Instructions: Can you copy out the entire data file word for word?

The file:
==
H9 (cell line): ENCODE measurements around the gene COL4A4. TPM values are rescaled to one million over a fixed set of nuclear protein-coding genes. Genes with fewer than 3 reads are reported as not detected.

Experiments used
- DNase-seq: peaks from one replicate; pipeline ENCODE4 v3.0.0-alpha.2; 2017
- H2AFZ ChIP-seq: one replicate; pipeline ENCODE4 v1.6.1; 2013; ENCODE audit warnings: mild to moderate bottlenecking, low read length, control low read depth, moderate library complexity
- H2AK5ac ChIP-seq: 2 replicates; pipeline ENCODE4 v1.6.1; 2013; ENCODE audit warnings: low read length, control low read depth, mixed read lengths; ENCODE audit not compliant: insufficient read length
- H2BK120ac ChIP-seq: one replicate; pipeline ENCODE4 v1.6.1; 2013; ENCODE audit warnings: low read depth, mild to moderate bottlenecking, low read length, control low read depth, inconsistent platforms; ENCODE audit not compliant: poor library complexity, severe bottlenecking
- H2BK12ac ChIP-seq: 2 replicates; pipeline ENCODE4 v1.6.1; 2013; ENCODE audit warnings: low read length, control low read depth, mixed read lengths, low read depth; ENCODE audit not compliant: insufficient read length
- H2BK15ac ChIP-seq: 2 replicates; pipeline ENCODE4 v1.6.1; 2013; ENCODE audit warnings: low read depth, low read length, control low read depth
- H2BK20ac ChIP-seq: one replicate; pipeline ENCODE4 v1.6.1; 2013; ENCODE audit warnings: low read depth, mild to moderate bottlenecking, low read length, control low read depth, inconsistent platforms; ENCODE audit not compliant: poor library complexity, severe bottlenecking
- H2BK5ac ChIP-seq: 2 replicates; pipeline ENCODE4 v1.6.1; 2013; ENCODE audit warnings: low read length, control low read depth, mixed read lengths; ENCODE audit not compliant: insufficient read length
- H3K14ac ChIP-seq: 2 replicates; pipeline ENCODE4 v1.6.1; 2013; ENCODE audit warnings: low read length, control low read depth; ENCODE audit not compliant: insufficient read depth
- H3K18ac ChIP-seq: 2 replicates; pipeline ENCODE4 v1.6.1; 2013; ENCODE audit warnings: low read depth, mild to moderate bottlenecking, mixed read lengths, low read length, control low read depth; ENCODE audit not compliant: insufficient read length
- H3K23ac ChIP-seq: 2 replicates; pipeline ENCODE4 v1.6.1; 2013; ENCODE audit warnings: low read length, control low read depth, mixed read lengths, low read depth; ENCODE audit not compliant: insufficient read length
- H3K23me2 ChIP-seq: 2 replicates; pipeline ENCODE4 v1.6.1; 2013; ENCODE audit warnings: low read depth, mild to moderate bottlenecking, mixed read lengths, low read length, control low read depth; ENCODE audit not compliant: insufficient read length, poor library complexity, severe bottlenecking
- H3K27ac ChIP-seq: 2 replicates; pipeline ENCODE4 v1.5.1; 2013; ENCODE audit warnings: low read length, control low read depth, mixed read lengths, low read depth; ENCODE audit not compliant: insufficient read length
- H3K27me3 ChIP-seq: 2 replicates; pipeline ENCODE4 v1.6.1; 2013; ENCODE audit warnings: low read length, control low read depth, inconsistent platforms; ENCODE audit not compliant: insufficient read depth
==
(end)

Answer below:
H9 (cell line): ENCODE measurements around the gene COL4A4. TPM values are rescaled to one million over a fixed set of nuclear protein-coding genes. Genes with fewer than 3 reads are reported as not detected.

Experiments used
- DNase-seq: peaks from one replicate; pipeline ENCODE4 v3.0.0-alpha.2; 2017
- H2AFZ ChIP-seq: one replicate; pipeline ENCODE4 v1.6.1; 2013; ENCODE audit warnings: mild to moderate bottlenecking, low read length, control low read depth, moderate library complexity
- H2AK5ac ChIP-seq: 2 replicates; pipeline ENCODE4 v1.6.1; 2013; ENCODE audit warnings: low read length, control low read depth, mixed read lengths; ENCODE audit not compliant: insufficient read length
- H2BK120ac ChIP-seq: one replicate; pipeline ENCODE4 v1.6.1; 2013; ENCODE audit warnings: low read depth, mild to moderate bottlenecking, low read length, control low read depth, inconsistent platforms; ENCODE audit not compliant: poor library complexity, severe bottlenecking
- H2BK12ac ChIP-seq: 2 replicates; pipeline ENCODE4 v1.6.1; 2013; ENCODE audit warnings: low read length, control low read depth, mixed read lengths, low read depth; ENCODE audit not compliant: insufficient read length
- H2BK15ac ChIP-seq: 2 replicates; pipeline ENCODE4 v1.6.1; 2013; ENCODE audit warnings: low read depth, low read length, control low read depth
- H2BK20ac ChIP-seq: one replicate; pipeline ENCODE4 v1.6.1; 2013; ENCODE audit warnings: low read depth, mild to moderate bottlenecking, low read length, control low read depth, inconsistent platforms; ENCODE audit not compliant: poor library complexity, severe bottlenecking
- H2BK5ac ChIP-seq: 2 replicates; pipeline ENCODE4 v1.6.1; 2013; ENCODE audit warnings: low read length, control low read depth, mixed read lengths; ENCODE audit not compliant: insufficient read length
- H3K14ac ChIP-seq: 2 replicates; pipeline ENCODE4 v1.6.1; 2013; ENCODE audit warnings: low read length, control low read depth; ENCODE audit not compliant: insufficient read depth
- H3K18ac ChIP-seq: 2 replicates; pipeline ENCODE4 v1.6.1; 2013; ENCODE audit warnings: low read depth, mild to moderate bottlenecking, mixed read lengths, low read length, control low read depth; ENCODE audit not compliant: insufficient read length
- H3K23ac ChIP-seq: 2 replicates; pipeline ENCODE4 v1.6.1; 2013; ENCODE audit warnings: low read length, control low read depth, mixed read lengths, low read depth; ENCODE audit not compliant: insufficient read length
- H3K23me2 ChIP-seq: 2 replicates; pipeline ENCODE4 v1.6.1; 2013; ENCODE audit warnings: low read depth, mild to moderate bottlenecking, mixed read lengths, low read length, control low read depth; ENCODE audit not compliant: insufficient read length, poor library complexity, severe bottlenecking
- H3K27ac ChIP-seq: 2 replicates; pipeline ENCODE4 v1.5.1; 2013; ENCODE audit warnings: low read length, control low read depth, mixed read lengths, low read depth; ENCODE audit not compliant: insufficient read length
- H3K27me3 ChIP-seq: 2 replicates; pipeline ENCODE4 v1.6.1; 2013; ENCODE audit warnings: low read length, control low read depth, inconsistent platforms; ENCODE audit not compliant: insufficient read depth